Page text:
Dan Shipper tells us in How I Built a Lenny Chatbot that, in a few hours, he trained GPT-3 on Lenny’s Newsletter. He provides instructions on how. He starts with his prompt:

You are a Lenny Rachitsky chat bot. You are warm, friendly, and very smart. You’re the most experienced person in the world at answering questions related to product management, startups, and growth.
Please chat with me.
Our conversation will take the form:
Me: [what i want to say ]
Lenny Bot: [what you want to say]
Please end your responses with /e to indicate you’re finished. You can start however you feel is best.
Lenny Bot: Hi there! How can I help you?

This first step works admirably as a first pass, but unfortunately it still gives quite a few inaccurate or completely wrong responses. His solution is “stuffing context into the prompt.

His key insight is to include extra information in the prompt as a hint, like an open-book test.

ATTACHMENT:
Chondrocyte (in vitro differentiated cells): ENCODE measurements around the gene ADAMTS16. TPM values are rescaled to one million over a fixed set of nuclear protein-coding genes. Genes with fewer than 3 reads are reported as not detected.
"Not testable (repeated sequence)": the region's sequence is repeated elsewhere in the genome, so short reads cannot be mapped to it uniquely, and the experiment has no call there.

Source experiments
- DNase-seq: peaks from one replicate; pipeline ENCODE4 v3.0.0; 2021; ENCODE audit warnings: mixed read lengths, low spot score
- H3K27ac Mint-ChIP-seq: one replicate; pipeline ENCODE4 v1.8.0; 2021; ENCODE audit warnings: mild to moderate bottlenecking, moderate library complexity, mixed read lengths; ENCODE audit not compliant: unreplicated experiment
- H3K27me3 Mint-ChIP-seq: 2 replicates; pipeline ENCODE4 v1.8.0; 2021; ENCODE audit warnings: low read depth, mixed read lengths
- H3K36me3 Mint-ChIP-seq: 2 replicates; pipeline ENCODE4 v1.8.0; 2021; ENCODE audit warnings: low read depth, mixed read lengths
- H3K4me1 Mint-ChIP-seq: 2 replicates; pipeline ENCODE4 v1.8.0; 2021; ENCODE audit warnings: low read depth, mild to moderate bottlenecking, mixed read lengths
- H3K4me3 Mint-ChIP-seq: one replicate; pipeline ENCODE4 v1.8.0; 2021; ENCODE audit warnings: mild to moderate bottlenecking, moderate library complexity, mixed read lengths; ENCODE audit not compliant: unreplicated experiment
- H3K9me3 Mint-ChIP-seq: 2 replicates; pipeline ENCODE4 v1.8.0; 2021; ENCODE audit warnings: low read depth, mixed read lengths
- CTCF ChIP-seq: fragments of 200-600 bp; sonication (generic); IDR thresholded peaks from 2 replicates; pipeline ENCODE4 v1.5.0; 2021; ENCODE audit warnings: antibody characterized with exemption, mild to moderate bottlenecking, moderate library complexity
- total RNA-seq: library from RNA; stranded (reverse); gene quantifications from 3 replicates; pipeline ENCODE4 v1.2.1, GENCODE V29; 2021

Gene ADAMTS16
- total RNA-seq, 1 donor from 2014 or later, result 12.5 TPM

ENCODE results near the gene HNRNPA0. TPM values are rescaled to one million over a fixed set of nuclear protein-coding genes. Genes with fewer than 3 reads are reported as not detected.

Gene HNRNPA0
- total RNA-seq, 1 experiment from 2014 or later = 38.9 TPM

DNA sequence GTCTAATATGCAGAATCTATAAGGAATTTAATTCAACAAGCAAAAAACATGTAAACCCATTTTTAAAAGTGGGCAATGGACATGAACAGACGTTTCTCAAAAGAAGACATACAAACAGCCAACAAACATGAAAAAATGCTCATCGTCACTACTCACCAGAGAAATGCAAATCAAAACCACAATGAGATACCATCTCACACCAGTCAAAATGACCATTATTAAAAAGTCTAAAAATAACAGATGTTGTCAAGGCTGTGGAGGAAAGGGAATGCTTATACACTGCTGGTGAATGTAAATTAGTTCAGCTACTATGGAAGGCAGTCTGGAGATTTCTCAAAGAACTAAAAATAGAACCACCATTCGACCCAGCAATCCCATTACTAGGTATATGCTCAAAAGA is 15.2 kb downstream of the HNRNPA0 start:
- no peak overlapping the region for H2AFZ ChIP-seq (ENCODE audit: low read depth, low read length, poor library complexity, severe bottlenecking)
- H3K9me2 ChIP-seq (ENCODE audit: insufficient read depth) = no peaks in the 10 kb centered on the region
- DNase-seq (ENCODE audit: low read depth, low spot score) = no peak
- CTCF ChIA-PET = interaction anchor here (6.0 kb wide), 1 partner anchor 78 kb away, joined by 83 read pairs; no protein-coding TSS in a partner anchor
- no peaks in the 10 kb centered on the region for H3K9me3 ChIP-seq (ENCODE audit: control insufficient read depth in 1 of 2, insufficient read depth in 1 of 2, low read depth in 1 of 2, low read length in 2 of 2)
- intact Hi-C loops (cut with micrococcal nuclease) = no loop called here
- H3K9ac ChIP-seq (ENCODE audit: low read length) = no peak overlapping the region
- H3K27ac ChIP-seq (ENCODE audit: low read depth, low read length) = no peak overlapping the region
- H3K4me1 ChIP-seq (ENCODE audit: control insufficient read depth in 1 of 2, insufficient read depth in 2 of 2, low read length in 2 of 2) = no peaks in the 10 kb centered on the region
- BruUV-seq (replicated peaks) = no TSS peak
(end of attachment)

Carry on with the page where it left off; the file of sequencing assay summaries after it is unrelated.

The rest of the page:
Shipper uses GPT Index, an open source project of data structures designed for large language models. The entire source text of “Lenny’s Newsletter” is broken into chunks, with each chunk converted into a GPT-3 embedding vector. OpenAI’s embeddings API allow the measurement of the relatedness of text strings, to facilitate search, clustering, recommendations, anomaly detection, diversity measurement, and classification.


Once we have this index, we can proceed. We get the embedding vector for the question and retrieve those indexed chunks that are closest to it in the embedding space. This chunk or chunks is then concatenated onto the prompt.

Gptindex copy

Pretty clever!

Link to the code.